TRB 2016 Blue Ribbon Committee
16th National Transportation Planning Applications Conference

Accounting For Demand Simulation Random Variations In Project-Level Performance Assessment

Corresponding Author: Garett Ballard-Rosa, Sacramento Area Council of Governments

Presented By: Garett Ballard-Rosa and Shengyi Gao, Sacramento Area Council of Governments


The shift to activity-based microsimulation in travel demand modeling supports a transportation planning approach responsive to a range of complex policy questions. Less understood from this shift, however, is the effect of random variation in demand simulation models. In particular, person level simulations require a process to allocate choice at the person level, often by assigning a random seed to each possible outcome for each person. This seed variable is a unique characteristic of simulation models, leading to variation in results from the same input files and processing where random seeds vary from one run to the next.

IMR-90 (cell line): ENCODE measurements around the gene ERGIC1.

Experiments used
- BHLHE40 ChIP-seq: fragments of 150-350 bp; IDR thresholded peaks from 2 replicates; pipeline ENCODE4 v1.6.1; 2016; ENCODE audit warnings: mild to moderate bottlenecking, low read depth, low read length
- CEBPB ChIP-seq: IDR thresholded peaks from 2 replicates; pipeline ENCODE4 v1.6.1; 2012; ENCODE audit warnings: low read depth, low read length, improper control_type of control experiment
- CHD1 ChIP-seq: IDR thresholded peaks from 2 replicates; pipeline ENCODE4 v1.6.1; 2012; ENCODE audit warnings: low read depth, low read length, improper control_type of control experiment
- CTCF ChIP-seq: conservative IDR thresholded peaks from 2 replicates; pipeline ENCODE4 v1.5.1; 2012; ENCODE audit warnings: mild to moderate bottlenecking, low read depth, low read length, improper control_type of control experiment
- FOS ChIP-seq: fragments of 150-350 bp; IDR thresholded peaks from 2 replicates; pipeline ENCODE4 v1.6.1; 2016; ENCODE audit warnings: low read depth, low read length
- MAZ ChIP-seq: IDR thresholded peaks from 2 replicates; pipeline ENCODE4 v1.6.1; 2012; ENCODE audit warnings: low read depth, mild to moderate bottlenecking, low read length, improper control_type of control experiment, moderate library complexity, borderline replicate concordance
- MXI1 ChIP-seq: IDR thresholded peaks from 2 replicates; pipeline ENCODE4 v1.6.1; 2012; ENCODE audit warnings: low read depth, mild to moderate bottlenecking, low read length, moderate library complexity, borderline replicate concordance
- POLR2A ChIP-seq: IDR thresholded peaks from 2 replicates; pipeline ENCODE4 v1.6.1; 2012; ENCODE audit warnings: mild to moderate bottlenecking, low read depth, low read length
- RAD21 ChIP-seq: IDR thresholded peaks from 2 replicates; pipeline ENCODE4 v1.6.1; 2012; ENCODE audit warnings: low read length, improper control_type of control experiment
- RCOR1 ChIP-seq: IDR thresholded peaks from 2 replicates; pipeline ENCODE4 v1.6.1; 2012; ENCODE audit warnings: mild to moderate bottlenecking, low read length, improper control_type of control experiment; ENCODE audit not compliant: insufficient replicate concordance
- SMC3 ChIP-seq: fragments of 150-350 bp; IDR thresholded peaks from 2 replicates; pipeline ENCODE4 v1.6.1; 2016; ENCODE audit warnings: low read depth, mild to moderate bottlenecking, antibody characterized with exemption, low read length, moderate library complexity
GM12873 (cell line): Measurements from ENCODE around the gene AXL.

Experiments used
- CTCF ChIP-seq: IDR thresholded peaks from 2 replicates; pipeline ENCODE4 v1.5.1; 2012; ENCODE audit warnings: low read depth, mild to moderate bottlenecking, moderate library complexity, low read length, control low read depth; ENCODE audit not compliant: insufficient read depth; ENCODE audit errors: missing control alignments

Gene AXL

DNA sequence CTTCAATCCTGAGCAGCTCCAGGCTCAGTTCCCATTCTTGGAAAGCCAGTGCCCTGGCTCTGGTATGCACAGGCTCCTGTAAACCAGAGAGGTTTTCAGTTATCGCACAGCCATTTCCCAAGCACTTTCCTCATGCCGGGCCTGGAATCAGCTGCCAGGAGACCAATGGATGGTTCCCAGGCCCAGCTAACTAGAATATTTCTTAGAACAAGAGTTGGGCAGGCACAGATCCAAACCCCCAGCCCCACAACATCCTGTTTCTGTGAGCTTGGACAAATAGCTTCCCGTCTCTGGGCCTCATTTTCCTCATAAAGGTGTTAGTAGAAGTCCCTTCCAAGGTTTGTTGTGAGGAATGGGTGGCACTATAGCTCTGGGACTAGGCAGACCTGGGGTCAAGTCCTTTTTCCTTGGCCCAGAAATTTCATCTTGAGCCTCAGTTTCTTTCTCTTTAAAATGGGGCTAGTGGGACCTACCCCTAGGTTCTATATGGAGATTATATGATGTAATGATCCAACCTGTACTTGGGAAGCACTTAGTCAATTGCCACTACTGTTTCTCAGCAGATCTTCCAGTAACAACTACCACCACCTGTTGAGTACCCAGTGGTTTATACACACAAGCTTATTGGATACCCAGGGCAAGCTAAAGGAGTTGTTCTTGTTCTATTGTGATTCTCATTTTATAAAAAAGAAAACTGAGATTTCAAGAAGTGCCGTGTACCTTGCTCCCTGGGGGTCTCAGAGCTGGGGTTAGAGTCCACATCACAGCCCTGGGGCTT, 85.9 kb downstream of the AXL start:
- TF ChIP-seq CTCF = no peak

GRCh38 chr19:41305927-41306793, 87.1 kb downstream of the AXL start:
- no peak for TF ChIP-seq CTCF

The primary objective of this research is to explore the effect of random variation in demand simulation modeling, using the DAYSIM sub-model of the Sacramento Area Council of Governments (SACOG) as a case study. DAYSIM is a micro-simulation of household-generated travel that uses a random seed to determine the order of simulation of person-level activities. This research’s assessment of random variation in DAYSIM has progressed on two tracks. First, to develop parameters on changes from random variation by analyzing network indicators such as link-level volumes across multiple model runs where random seeds vary. Second, the effect of random variation on project performance assessment. The work finds random variation of ‘big number’ travel metrics (such as person trips or VMT) to be very small at the full network level, but more pronounced for smaller number metrics and geographies. In particular, the research examines how random variation can skew the assessment of individual transportation projects, such as through a benefit-cost analysis. While the work focuses on a single agency, the findings should be relevant to other users of demand simulation models.


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